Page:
That climate change is a complex, interconnected subject is borne out by “National Security and the Threat of Climate Change,” a report prepared by sev- eral senior retired U.S. military officers, a cohort not generally known for environ- mental crusading.
In their report, the authors found that projected climate change poses a seri- ous threat to U.S. national security, acting as a “threat multiplier” for instability in some of the most volatile regions of the world. According to their report, climate change, national security and energy dependence are a related set of global chal-
lenges for the U.S., and they include recommendations that the U.S. should commit to help stabilize climate change and commit to global partnerships to help less devel- oped nations build the capacity and resilience to better manage climate impacts.60
Populations and the environment, no matter where on the globe, are inex- tricably intertwined, and must be considered together if forces damaging the planet are to be mitigated.
Population and Clean Water/Sanitation
Of the conflicts between population and resources, the one which will emerge the soonest and perhaps most dramatically will involve clean drinking water and a scarcity of water for sanitation, agriculture, and other uses. In the most tragic of circumstances, humans can survive in war zones and through natural disasters, they can bear disease and live marginally without shelter. Even a lack of adequate food does not mean a quick death. But humans can survive a lack of potable water for only a few days at most.
The United Nations has stated that more than 2.7 billion people will face severe water shortages by 2025 if world consumption of water continues at current rates, and another 2.5 billion will live in areas where it will be difficult to find suf- ficient fresh water to meet their needs.61 However, the UN also predicts consump- tion rates will increase by up to 12 percent per decade until 2025.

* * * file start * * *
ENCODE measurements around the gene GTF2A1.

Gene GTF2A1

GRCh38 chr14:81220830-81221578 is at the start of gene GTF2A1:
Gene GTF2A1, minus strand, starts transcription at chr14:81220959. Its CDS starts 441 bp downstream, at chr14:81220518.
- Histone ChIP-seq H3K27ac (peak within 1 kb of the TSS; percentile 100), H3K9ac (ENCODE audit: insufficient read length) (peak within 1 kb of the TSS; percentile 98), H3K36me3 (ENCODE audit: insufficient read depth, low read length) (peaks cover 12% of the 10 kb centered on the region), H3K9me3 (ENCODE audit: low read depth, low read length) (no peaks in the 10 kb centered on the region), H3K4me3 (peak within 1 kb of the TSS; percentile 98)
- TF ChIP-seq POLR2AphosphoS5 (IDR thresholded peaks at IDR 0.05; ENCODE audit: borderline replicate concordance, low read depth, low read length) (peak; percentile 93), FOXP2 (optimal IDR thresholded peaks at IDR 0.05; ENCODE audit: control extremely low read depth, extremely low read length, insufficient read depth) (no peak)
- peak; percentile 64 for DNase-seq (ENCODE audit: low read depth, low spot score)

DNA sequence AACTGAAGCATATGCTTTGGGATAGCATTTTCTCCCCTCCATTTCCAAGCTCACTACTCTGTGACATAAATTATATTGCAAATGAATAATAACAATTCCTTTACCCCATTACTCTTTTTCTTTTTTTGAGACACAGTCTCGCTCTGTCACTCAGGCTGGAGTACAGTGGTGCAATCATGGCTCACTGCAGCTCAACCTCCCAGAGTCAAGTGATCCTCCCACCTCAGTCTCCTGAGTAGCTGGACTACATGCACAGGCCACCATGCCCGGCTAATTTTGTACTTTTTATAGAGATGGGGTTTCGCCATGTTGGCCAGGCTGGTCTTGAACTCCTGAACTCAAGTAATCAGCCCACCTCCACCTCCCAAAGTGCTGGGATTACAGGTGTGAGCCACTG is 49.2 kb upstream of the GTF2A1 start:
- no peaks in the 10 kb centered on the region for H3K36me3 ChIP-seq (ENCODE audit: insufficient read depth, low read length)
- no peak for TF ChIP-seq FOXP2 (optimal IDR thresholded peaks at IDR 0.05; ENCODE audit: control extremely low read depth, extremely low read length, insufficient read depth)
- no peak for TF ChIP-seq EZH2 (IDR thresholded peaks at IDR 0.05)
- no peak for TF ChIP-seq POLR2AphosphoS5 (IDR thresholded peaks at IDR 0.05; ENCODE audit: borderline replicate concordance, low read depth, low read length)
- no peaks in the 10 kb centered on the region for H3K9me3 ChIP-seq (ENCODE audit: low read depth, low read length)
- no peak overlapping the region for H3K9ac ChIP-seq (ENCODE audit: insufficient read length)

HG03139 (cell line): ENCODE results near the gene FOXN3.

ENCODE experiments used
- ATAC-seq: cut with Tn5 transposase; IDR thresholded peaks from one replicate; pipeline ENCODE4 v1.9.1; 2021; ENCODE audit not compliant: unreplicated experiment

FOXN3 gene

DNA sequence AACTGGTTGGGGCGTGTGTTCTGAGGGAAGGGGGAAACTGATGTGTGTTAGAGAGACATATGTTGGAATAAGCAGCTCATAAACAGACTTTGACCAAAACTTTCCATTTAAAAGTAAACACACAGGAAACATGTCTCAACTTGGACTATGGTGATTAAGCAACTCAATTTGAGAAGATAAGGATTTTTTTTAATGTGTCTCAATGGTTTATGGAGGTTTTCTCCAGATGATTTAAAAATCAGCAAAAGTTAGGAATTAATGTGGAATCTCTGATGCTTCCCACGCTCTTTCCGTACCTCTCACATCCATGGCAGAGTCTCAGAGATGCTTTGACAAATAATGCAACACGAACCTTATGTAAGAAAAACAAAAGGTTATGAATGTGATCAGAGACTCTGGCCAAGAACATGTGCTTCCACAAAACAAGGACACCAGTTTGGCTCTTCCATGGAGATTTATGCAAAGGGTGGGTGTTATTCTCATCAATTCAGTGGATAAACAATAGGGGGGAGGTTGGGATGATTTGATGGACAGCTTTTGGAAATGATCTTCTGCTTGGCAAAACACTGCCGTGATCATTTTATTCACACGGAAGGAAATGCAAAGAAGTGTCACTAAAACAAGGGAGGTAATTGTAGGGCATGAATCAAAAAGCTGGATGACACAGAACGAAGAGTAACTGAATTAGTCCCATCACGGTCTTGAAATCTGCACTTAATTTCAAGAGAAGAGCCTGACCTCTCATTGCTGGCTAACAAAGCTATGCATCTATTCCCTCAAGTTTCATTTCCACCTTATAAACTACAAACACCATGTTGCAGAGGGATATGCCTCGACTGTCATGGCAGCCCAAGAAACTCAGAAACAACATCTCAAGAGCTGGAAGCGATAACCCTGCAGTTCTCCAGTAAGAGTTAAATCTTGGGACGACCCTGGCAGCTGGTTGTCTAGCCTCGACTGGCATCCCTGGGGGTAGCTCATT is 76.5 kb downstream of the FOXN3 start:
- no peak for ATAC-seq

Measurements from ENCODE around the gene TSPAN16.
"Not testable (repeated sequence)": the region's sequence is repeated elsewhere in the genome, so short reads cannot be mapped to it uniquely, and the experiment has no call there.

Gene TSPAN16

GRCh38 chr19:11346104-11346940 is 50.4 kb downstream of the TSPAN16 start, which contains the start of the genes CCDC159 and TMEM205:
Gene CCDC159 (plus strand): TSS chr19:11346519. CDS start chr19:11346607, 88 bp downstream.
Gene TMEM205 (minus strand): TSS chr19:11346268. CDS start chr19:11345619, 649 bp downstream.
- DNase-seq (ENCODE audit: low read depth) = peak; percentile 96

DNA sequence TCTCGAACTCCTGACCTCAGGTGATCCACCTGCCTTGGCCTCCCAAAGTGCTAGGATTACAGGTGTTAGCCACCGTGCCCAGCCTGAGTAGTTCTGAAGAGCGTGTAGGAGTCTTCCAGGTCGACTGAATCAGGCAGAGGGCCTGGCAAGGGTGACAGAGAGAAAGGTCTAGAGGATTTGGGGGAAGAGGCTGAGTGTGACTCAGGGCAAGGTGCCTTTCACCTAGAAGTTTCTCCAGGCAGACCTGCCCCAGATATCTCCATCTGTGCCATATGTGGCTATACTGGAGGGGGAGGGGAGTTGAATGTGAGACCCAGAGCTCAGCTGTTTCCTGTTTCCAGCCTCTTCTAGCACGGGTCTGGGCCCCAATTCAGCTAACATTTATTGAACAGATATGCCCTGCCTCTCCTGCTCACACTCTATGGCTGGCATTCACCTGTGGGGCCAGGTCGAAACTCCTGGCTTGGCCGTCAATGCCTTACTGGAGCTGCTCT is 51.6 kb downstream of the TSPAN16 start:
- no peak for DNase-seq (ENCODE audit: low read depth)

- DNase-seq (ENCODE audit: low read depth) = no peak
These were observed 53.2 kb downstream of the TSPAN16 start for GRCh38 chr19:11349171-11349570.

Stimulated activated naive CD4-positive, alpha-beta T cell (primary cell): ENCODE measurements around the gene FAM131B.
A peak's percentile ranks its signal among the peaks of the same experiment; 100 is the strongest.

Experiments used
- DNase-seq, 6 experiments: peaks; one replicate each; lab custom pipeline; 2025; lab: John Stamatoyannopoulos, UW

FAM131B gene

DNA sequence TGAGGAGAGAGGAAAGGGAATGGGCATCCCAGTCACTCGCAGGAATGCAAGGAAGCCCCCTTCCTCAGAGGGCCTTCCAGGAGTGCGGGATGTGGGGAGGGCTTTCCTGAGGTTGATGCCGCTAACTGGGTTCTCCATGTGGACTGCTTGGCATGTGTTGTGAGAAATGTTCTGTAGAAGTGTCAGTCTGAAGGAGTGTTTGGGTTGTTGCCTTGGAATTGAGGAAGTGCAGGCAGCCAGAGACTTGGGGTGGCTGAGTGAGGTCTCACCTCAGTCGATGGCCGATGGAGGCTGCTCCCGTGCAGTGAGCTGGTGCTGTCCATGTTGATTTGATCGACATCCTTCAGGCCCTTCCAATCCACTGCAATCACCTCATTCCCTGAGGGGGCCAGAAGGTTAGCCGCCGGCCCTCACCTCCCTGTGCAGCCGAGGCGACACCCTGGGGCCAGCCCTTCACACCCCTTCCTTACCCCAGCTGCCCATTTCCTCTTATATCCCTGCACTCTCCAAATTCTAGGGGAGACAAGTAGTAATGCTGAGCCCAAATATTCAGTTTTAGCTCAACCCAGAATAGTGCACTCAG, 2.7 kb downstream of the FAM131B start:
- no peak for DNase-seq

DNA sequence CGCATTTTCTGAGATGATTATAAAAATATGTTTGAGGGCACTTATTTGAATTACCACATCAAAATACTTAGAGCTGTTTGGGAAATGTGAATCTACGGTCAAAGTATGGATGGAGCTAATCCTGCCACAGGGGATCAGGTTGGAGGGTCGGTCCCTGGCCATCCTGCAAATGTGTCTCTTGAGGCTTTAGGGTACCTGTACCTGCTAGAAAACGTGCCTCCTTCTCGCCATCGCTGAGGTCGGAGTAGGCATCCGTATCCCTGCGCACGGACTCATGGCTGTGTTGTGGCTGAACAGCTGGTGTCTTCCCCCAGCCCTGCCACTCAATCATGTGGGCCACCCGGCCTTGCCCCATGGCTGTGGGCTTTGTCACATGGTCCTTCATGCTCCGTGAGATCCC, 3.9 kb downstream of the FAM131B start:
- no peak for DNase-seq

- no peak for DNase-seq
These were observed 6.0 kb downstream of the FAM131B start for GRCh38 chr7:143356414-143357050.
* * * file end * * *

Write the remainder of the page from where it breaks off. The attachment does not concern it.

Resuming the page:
The head of the UN agency tasked with promoting socially and environ- mentally sustainable housing has warned that water will become the dominant issue of this century and its availability could threaten the world’s social stability.62 Indeed, the UN Development Programme made the issue of water scarcity the subject of its 2006 Human Development Report.
The box at the bottom of the following page highlights just a few of the specific problem areas around the globe. According to the UN, water use is pre- dicted to rise by 50 percent in developing countries, and 18 percent in the devel- oped world. At the same time, water quality is declining because of pollution from causes such as chemicals, microbial pathogens, and excessive nutrient runoff.
Globally, contaminated water remains the single greatest cause of human disease and death. In developing countries, some 3 million people, most under five, die annually from water-borne diseases. An estimated 2.6 billion people, over a third of the world’s population, lack improved sanitation services. In urban areas, the poor are often not connected to municipal supplies, and thus must pay many times more for water from private vendors. Although the planet is covered by water, only 2 to 3 percent is fresh water, and most of that is frozen at the poles or inaccessible in deep underground aquifers. Some 70 percent of the water that is available is used for irrigation, and thus the potential for conflict is clear. Of the world’s major rivers, 10 percent fail to reach the sea for at least part of each year due to irrigation demands. There are 216 rivers flowing through two or more coun- tries, and 31 nations that receive more than a third of their water from rivers that cross international borders. Two-thirds of Arabic-speaking peoples receive water from sources that begin in non-Arabic countries.63
International development funding has not responded to this rising need and may not always reach those who need it most. The share of water as part of total official development assistance has remained at about 5 percent, while spend- ing for education, health, and emergency aid has risen sharply. In addition, between 1990 and 2004, 60 percent of development assistance for water went to 20 coun- tries and is still being distributed unequally between countries, according to a World Water Council report.64